I must say, this was a beautiful park. There was the ruins of what looked like an old church, but which turned out to be what once was an inn. Oddly, it’s called Casey’s Cottage…at least that is what the sign says.

Another interesting thing was the plethora of carved statues all around the perimeter of the park proper.

Mexico Point Park StatuesThese are just a few of the many statues around the park. They depict famous people (like the Native American and the boxer, both of whose names I forgot to write down) or set the tone for a specific aspect of the park (hospitality, swimming, and fishing).

Casey's CabinWhen I first came across this building, it looked like an old church because of the shape of the stained glass windows. According to the website, it’s an old inn. I loved the style of the door here…

Casey's Cottageand check out the ornamentation around the windows. It looks like draped valences! I also do not remember if it is Casey’s Cottage or Cabin, so I shall refer to both…I have a 50% chance that one of them is correct!

Woodland BasiliskI saw this and immediately felt like I was in the presence of the powerful Woodland Basilisk, distant American immigrant cousin to Harry Potter’s foe in the Chamber of Secrets.

Mexico Pt Park 2

Beauty and the BeachThis lovely was growing out of the sand among a bunch of rocks… and the color stood out.

Mexico Point Shoreline

Mexico Pt Shoreline

Mexico Point MonumentI shall have to do some research on Ancestry.com to find out whether or not Silas Towne is related to the Medina, NY Townes. If so, then I have a relative who was a Revolutionary War hero!

I hiked with MapMyWalk! Distance: 1.18mi, time: 56:03, pace: 47:25min/mi, speed: 1.27mi/h.
http://mapmywalk.com/workout/677102767

Mexico Point Park was just the first stop today….

Summer Challenge: My Walden Experiment

Published August 3, 2014 by Susan Woodward

How perfect is it that I am able to combine my Summer Challenge with preparation for the upcoming school year?

When I return to work after this summer respite, I will be teaching juniors for the first time in my district. After looking at the curriculum possibilities, I have decided that I will begin the year with the Transcendentalists. What better time to read Emerson’s “Self Reliance” and Thoreau’s Walden? Thoreau, in particular, was fond of writing his essays as personal narrative. It is ironic that both Emerson and Thoreau fall into the list of Common Core works when the ELA author of the Common Core State Standards, David Coleman gave a presentation at the New York State Education Department in 2011 titled, “Bringing the Common Core to Life” in which he said:

Do people know the two most popular forms of writing in the American high school today? Texting someone said; I don’t think that’s for credit though yet. But I would say that as someone said it is personal writing. It is either the exposition of a personal opinion or it is the presentation of a personal matter. The only problem, forgive me for saying this so bluntly, the only problem with those two forms of writing is as you grow up in this world you realize people really don’t give a shit about what you feel or what you think.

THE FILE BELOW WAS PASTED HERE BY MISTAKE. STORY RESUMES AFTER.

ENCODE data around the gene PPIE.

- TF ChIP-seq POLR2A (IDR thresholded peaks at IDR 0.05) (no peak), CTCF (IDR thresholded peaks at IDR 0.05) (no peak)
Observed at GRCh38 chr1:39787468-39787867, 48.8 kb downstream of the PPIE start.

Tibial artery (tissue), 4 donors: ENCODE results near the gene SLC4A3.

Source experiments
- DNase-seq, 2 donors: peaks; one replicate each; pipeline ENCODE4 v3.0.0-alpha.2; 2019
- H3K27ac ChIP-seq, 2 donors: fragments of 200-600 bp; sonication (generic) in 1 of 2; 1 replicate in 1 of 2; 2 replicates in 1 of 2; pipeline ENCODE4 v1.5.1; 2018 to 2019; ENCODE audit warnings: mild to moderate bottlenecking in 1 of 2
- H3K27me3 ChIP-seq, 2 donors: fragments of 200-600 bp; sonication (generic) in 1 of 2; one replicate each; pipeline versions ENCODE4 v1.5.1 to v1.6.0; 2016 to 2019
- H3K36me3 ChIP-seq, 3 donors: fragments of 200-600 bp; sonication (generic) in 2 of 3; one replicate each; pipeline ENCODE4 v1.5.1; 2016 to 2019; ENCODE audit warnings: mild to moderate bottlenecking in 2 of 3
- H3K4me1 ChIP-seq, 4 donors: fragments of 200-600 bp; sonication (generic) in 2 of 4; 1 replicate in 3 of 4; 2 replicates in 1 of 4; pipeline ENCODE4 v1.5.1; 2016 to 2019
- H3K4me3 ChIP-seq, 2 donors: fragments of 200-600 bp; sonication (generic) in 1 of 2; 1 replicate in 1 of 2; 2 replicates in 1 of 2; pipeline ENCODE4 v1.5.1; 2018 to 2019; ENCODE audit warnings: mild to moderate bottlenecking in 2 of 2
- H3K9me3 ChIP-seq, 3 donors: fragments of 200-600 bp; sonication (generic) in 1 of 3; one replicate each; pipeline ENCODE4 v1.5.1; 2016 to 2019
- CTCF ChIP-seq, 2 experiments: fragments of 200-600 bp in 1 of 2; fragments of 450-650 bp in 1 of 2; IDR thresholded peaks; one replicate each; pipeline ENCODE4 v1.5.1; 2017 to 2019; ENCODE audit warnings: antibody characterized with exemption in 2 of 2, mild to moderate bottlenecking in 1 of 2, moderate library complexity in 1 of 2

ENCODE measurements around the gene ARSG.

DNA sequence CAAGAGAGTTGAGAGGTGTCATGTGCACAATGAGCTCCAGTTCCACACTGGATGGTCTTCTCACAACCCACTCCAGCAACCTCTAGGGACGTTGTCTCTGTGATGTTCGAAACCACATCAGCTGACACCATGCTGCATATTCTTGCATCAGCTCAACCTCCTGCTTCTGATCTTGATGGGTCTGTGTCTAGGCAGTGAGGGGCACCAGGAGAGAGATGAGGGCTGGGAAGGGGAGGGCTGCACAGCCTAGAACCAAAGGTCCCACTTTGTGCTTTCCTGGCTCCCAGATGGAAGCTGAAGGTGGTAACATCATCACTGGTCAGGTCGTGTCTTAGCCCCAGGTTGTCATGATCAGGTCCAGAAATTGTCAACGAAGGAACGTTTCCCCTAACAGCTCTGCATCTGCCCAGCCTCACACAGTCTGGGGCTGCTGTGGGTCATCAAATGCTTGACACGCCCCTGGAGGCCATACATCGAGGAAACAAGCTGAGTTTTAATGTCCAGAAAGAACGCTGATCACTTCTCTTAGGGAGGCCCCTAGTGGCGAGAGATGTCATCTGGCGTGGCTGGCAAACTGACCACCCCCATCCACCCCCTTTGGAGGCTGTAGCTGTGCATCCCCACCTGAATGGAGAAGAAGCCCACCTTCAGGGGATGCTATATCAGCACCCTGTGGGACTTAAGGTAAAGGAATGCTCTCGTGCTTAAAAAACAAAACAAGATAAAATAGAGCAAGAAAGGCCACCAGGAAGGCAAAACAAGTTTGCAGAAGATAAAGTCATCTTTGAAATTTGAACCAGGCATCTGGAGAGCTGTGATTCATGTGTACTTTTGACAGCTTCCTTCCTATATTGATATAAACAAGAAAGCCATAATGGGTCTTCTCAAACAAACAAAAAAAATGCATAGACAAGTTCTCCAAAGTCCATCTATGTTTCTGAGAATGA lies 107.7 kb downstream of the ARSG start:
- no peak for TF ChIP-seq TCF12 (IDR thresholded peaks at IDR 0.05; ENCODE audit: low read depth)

I beg to differ.

The single most important piece that students will write is the college essay. It’s not a persuasive argument, and it’s not a literary analysis. It is a personal narrative about why the student wishes to pursue his/her higher education at a particular institute and what life experiences have brought him/her to the decision to apply. No matter how many arguments or analysis essays students produce, with no real practice in writing about themselves and what they really think/feel, the college essay will be an incredible source of stress for them. So in order to prepare them to write about themselves, we will look at essayists who did write about their thoughts and feelings. And what better place to start than with Emerson and Thoreau?

Because I will be asking students to write about their own experiences, I made an effort to model that behavior with my own Walden Experiment. To begin, I went so far as to rent a small cabin in the woods (yes, all by myself) and hiked about the area as much as possible. I recorded my excursions on MapMyWalk, a phone app that records your progress, and I took plenty of pictures, both of which I shared with my friends on FaceBook to whet their appetites for when I would write my blog entries.

You know…Thoreau would have LOVED modern technology. Oh, he may complain about man’s infringement upon Nature with his trains and fences, but as one who desired to share his Walden Pond experiences, I am certain that he would have blogged, tweeted, MappedHisWalk, and shared with the social networking cyberworld. As he said about his decision to live in a small cabin in the woods, “I do not propose to write an ode to dejection, but to brag as lustily as Chanticleer in the morning, standing on his roost, if only to wake the neighbors up” (Thoreau, “Where I Lived, and What I Lived For”, Walden).